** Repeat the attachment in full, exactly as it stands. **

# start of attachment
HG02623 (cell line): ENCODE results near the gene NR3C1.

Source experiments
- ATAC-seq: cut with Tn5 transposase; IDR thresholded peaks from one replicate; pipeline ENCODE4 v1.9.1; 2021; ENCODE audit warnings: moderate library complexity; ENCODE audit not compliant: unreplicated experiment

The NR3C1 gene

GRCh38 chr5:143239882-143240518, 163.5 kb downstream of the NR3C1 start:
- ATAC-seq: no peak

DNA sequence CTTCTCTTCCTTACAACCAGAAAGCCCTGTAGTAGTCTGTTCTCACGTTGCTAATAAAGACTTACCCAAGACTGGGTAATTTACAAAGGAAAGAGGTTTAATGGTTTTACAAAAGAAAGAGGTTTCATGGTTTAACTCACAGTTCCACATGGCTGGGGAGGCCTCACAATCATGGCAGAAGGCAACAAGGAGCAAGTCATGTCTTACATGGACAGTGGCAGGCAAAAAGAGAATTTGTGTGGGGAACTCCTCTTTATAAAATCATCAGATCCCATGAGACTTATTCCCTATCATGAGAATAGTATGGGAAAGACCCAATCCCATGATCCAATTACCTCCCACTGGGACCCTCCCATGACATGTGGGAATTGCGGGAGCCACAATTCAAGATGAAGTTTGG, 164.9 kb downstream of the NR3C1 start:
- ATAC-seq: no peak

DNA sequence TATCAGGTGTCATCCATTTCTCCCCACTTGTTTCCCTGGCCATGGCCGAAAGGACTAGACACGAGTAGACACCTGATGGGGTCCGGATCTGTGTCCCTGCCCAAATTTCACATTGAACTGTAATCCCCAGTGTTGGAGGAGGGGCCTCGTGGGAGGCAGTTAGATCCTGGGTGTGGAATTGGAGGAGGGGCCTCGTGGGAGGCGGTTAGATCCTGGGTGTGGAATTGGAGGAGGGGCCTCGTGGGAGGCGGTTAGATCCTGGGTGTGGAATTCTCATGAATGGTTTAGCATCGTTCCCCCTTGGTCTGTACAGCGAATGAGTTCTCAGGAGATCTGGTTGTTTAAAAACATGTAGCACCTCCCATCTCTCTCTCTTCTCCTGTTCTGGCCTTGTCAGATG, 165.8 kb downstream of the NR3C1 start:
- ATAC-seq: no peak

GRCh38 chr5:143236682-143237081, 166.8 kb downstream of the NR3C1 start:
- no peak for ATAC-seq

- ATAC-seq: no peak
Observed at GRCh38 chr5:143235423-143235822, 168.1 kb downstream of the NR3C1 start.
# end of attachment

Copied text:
HG02623 (cell line): ENCODE results near the gene NR3C1.

Source experiments
- ATAC-seq: cut with Tn5 transposase; IDR thresholded peaks from one replicate; pipeline ENCODE4 v1.9.1; 2021; ENCODE audit warnings: moderate library complexity; ENCODE audit not compliant: unreplicated experiment

The NR3C1 gene

GRCh38 chr5:143239882-143240518, 163.5 kb downstream of the NR3C1 start:
- ATAC-seq: no peak

DNA sequence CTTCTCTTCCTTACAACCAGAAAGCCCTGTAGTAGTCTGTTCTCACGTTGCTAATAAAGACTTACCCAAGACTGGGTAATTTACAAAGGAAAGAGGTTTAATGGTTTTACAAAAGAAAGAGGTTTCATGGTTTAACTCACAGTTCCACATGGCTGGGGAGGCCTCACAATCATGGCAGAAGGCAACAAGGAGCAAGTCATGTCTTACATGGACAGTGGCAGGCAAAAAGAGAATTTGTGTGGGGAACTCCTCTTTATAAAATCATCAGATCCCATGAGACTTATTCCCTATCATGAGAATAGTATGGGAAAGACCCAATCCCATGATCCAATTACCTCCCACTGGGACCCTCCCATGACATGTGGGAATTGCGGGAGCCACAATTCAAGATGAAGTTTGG, 164.9 kb downstream of the NR3C1 start:
- ATAC-seq: no peak

DNA sequence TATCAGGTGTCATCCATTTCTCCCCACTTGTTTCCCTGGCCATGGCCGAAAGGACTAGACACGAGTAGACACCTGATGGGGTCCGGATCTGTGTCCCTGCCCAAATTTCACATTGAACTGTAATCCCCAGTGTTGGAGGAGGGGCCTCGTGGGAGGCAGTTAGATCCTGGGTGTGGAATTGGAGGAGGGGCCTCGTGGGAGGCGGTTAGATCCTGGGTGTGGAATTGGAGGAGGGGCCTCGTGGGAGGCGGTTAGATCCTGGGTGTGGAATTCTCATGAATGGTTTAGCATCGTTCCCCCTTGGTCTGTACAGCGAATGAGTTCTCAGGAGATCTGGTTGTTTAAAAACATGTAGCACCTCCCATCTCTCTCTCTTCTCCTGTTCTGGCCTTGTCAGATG, 165.8 kb downstream of the NR3C1 start:
- ATAC-seq: no peak

GRCh38 chr5:143236682-143237081, 166.8 kb downstream of the NR3C1 start:
- no peak for ATAC-seq

- ATAC-seq: no peak
Observed at GRCh38 chr5:143235423-143235822, 168.1 kb downstream of the NR3C1 start.